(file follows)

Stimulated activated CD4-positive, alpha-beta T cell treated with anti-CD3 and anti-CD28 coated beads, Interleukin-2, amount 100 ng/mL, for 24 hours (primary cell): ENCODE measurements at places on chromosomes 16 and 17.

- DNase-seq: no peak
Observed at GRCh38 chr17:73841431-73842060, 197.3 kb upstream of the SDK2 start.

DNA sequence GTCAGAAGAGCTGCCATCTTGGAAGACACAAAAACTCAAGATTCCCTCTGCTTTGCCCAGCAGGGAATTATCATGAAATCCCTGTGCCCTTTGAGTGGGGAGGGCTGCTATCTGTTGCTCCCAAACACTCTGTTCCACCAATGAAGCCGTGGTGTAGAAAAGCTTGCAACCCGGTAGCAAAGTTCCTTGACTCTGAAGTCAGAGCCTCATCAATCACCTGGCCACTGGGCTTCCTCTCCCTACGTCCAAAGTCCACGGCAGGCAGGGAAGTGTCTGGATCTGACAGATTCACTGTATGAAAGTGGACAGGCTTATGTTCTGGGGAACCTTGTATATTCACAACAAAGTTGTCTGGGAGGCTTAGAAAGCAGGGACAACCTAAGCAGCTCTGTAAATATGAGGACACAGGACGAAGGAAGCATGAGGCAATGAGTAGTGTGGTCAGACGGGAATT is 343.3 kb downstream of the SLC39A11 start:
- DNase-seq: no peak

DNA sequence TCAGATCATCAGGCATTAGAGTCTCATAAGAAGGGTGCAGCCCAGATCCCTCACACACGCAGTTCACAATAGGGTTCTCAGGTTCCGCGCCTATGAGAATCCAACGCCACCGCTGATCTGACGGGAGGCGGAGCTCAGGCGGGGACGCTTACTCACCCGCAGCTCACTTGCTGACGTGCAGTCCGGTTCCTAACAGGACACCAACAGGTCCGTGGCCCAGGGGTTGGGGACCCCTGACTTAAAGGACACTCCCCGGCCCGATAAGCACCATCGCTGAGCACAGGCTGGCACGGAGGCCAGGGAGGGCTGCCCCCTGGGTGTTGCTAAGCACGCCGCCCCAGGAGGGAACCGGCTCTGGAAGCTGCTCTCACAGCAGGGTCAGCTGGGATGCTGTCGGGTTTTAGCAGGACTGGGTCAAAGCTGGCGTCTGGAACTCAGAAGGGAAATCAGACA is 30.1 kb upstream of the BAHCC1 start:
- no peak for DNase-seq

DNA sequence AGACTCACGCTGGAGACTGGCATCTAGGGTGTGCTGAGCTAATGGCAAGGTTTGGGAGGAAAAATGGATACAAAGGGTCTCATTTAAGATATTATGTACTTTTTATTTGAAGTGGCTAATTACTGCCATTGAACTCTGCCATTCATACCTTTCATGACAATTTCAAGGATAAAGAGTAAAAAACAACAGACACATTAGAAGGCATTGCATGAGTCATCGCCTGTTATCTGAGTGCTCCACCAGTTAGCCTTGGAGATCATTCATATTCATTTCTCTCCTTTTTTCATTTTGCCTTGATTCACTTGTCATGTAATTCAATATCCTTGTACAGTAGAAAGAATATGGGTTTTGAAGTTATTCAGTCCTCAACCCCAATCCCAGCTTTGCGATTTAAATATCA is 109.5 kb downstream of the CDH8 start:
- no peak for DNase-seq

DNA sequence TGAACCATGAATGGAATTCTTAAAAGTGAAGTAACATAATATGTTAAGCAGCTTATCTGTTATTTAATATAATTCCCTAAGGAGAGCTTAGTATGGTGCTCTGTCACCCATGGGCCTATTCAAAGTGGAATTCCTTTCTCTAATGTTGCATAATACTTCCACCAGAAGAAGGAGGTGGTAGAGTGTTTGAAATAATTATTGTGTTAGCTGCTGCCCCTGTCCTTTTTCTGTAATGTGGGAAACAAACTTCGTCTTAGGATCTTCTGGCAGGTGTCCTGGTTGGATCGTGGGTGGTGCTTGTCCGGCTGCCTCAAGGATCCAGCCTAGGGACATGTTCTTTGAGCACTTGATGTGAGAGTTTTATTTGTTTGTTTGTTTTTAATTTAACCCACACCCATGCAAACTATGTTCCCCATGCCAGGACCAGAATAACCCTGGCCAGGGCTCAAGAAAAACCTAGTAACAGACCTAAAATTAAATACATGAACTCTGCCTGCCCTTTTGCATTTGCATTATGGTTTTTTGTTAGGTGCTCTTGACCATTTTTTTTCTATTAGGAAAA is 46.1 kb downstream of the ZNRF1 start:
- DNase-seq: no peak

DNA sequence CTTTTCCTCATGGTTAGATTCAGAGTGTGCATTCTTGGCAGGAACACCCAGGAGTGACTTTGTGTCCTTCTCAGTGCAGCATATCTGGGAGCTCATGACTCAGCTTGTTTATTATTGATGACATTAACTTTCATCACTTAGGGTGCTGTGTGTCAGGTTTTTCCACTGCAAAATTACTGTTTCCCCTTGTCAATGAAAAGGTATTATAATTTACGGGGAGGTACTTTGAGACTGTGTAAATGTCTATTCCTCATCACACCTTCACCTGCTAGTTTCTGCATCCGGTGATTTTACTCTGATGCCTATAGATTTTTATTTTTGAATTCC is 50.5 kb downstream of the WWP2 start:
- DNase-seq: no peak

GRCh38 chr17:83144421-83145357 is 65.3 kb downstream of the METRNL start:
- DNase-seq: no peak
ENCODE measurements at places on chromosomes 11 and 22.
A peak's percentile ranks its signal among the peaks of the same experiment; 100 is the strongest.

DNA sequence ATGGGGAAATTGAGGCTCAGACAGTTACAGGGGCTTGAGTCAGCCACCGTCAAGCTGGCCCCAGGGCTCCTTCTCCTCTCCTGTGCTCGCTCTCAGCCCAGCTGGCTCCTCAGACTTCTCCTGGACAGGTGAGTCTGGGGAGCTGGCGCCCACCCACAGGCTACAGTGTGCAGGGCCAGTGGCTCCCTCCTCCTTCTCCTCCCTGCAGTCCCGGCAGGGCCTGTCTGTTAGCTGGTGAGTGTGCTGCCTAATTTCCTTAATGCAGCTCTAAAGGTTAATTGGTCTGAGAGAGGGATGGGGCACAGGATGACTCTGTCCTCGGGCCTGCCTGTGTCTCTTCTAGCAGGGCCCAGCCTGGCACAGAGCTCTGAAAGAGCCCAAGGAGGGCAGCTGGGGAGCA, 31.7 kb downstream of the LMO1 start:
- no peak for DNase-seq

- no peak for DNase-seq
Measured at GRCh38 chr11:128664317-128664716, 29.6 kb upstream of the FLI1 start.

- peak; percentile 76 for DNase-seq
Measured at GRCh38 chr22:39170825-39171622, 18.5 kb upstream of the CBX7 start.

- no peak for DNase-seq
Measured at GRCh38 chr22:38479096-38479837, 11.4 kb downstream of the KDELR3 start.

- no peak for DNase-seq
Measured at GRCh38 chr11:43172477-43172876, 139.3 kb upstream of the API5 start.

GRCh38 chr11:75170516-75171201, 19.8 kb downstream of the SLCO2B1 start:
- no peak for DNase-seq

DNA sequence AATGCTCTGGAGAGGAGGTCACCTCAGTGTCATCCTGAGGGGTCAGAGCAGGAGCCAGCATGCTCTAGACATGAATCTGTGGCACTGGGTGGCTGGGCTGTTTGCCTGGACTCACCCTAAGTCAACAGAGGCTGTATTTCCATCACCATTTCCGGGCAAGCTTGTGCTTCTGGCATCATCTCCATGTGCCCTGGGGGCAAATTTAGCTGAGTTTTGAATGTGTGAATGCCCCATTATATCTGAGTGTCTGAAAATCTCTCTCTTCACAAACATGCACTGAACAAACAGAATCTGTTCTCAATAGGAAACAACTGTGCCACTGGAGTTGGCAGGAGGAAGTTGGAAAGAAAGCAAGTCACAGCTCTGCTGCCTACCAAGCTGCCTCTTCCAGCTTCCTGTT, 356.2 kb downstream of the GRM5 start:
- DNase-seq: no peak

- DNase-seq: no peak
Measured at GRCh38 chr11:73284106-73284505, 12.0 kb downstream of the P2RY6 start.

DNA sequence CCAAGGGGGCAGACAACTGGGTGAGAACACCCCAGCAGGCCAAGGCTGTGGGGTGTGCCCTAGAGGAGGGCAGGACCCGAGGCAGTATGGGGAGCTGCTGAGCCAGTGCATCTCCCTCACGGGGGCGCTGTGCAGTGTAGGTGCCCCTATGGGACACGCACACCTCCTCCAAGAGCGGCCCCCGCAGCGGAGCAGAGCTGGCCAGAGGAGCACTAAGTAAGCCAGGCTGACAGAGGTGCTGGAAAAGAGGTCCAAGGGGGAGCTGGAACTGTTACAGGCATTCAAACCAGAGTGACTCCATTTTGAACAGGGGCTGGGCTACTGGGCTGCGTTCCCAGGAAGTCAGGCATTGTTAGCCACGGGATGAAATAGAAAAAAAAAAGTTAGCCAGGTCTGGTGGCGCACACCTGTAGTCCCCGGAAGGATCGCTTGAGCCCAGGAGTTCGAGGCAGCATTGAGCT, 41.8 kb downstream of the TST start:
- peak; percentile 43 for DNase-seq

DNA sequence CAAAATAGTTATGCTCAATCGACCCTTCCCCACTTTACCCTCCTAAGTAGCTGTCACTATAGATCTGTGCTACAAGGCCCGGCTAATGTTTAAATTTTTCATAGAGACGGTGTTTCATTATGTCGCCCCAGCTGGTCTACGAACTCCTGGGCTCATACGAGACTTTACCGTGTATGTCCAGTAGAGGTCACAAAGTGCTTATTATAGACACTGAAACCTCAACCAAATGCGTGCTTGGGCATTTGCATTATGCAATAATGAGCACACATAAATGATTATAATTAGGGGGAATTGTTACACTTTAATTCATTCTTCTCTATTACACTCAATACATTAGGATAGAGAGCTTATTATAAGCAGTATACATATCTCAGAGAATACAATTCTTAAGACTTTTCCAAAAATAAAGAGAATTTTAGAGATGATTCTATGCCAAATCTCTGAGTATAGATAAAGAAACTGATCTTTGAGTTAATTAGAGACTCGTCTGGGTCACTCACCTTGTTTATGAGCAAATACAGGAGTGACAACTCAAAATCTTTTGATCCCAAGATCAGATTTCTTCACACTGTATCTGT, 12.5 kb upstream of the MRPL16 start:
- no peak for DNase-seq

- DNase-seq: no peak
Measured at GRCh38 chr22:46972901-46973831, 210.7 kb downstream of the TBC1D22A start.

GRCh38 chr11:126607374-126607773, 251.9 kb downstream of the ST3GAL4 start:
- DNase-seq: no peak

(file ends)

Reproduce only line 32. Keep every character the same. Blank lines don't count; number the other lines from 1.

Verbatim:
- DNase-seq: no peak